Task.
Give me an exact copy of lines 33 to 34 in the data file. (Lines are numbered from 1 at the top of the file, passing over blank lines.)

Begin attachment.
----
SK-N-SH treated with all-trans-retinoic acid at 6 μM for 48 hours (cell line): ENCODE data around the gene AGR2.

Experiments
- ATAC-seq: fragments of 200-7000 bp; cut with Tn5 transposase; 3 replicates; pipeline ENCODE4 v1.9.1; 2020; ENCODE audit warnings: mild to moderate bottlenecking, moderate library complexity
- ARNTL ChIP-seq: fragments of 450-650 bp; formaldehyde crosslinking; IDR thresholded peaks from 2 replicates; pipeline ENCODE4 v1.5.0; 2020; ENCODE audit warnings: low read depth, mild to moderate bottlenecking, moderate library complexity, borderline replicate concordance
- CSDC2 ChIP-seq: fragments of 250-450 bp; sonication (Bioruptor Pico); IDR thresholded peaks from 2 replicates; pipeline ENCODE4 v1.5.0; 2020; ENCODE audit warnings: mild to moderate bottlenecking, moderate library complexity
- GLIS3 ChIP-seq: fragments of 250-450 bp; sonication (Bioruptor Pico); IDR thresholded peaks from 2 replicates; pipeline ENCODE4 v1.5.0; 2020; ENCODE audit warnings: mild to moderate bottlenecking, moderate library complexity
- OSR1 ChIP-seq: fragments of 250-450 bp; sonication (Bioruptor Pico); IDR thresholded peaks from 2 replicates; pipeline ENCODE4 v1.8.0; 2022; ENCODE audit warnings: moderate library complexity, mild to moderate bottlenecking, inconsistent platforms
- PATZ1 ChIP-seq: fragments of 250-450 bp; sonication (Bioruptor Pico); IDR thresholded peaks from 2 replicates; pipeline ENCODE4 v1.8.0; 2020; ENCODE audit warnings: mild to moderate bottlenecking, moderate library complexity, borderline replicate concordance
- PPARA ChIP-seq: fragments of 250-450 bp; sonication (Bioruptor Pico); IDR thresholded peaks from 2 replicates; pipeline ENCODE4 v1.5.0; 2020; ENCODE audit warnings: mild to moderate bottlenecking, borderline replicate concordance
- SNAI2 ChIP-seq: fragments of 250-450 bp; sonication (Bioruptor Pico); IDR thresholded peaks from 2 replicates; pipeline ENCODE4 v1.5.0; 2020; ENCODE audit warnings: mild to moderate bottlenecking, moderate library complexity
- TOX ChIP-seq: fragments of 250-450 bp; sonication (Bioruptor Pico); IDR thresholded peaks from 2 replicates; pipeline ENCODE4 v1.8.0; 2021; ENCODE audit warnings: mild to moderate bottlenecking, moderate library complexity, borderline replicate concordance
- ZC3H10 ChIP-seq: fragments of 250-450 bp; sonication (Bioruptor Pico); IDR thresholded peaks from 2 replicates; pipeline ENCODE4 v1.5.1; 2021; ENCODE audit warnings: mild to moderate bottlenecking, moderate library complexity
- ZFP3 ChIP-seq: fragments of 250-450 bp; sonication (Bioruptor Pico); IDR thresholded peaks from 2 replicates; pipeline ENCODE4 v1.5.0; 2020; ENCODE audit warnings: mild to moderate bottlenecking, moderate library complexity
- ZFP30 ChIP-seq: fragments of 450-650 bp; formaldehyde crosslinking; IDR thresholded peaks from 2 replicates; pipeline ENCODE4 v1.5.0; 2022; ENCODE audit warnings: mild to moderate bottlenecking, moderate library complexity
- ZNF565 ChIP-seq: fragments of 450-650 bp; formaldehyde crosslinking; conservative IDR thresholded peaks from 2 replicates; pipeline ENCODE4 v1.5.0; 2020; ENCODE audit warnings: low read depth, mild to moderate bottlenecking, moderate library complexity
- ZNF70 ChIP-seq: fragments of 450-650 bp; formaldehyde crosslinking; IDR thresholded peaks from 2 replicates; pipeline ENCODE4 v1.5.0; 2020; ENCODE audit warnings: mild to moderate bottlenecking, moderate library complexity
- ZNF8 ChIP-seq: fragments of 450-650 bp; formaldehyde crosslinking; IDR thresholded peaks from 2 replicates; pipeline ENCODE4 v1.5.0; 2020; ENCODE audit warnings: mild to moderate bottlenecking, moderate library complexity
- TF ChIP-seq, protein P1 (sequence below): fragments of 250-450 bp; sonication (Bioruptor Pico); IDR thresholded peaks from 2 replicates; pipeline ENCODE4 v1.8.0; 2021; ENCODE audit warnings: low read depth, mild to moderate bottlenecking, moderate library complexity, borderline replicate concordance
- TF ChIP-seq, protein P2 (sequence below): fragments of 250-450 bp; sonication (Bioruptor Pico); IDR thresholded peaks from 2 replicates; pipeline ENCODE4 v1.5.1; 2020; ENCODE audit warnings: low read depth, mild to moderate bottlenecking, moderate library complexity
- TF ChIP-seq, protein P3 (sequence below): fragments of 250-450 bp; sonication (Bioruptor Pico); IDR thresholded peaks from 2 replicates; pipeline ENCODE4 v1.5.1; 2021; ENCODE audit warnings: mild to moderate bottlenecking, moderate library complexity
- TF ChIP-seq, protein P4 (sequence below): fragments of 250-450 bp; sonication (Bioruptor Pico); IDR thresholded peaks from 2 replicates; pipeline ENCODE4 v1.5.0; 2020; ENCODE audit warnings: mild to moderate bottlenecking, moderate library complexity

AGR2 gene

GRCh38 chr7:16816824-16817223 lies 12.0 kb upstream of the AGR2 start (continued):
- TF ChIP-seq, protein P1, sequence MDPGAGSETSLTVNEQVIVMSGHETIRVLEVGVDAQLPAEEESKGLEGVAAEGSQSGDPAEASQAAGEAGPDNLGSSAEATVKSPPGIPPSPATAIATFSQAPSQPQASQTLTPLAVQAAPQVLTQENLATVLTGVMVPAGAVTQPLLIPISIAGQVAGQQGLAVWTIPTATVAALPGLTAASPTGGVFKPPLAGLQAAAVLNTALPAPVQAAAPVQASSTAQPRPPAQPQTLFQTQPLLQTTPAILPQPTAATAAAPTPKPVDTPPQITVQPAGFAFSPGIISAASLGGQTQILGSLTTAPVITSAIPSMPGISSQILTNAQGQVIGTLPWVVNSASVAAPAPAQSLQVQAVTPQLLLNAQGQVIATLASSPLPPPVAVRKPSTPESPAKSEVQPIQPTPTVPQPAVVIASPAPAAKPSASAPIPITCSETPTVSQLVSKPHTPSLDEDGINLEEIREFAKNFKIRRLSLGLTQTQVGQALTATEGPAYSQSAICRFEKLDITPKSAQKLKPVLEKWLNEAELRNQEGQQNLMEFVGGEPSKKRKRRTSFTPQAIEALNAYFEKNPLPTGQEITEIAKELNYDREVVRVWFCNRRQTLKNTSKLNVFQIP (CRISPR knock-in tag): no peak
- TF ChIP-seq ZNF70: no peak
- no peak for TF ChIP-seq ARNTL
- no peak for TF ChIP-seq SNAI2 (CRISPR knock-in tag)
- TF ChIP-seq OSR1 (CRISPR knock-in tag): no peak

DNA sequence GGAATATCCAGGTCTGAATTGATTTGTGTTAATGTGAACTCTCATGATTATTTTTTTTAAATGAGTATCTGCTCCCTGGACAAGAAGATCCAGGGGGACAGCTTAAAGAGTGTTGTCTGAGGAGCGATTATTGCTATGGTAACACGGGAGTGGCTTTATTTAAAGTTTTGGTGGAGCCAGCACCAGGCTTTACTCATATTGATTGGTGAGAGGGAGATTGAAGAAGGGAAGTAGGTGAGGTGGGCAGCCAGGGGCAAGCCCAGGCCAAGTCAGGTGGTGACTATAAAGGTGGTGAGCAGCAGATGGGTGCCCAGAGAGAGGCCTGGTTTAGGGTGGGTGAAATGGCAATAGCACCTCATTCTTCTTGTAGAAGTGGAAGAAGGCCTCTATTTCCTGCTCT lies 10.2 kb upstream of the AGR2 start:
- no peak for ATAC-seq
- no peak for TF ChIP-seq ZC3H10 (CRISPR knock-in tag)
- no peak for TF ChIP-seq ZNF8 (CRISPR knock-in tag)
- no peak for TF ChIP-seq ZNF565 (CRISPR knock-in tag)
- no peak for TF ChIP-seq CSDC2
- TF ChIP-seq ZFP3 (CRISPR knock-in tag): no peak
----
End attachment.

- no peak for TF ChIP-seq ZNF565 (CRISPR knock-in tag)
- no peak for TF ChIP-seq CSDC2